In addition, attendees heard from Sonya Gavankar, former Miss D.C., and multimedia host and content creator.
Her lecture was filled with great tips and tricks to help young ladies navigate professional fashion without being overwhelmed. She broke down a lot of misconceptions about office fashion choices and entertained the audience with her anecdotes.
Here are three key lessons learned about professional dressing for women.
Be honest with yourself about what looks good on you.
Sometimes what you think looks good may not, in fact, be the most flattering. Wearing tight clothes runs the risk of not being taken seriously in the workplace. Whereas wearing baggy clothes runs the risk of looking sloppy. You should find clothes which are work appropriate and also give you confidence.
While shopping, surround yourself with friends who are honest and frank with you. Take turns trying on new work outfits and giving feedback.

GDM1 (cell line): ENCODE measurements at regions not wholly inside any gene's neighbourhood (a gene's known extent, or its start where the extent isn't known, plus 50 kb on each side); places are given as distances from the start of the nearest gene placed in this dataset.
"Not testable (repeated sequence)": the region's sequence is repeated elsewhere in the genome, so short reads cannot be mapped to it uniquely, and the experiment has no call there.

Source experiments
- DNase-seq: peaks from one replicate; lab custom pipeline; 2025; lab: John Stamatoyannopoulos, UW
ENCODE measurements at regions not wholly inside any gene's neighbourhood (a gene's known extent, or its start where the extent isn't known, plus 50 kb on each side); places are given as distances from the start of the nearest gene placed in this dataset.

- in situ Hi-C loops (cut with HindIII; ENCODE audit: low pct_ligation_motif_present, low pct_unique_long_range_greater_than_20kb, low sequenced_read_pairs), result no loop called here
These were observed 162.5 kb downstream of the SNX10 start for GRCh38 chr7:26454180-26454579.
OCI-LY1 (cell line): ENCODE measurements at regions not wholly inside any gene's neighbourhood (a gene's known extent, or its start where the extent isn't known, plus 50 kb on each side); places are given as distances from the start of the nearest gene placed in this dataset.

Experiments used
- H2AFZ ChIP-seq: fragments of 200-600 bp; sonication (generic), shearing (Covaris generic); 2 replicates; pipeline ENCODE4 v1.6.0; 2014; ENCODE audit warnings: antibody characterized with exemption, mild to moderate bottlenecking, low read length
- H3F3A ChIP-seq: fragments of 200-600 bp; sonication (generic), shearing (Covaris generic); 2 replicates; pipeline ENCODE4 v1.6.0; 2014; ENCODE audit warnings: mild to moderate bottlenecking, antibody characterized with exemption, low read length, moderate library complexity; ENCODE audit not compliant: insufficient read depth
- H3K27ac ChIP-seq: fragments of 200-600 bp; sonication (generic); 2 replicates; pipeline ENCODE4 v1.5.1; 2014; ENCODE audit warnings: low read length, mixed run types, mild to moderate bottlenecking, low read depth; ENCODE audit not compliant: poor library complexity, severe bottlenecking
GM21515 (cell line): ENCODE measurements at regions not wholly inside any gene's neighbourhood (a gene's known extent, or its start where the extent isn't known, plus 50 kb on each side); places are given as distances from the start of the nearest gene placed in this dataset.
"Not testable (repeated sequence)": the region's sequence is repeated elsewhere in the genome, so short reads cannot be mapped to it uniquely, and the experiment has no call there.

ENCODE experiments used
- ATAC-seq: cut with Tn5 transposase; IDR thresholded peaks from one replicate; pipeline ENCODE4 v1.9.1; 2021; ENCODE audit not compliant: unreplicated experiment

You don’t have to sacrifice personal style to look professional.
As long as your clothes are work appropriate, certain liberties can be taken to tailor clothes to your style. An excellent example of this is to dress professionally but look for ways to incorporate a splash of color into your outfit. This may be an accessory or wearing a brightly colored jacket.
Don’t dress for work how you’d dress for the weekend.
Dress codes are more relaxed at organizations than they used to be, which means there’s some ambiguity about what women can wear. Because you never know when a meeting may be sprung on you, make sure you don’t overstep the boundary between smart casual and casual. If in doubt, look for a female executive at your organization who you admire, and who dresses well. Use her for inspiration.
Attendees were grateful to hear Gavankar’s advice. They were especially thankful for her time as she stayed during the “shopping” period and reviewed the ladies’ outfit choices as they tried on clothes.
The unclaimed clothes were donated to the not-for-profit organization, Dress for Success, which provides professional development and attire to women.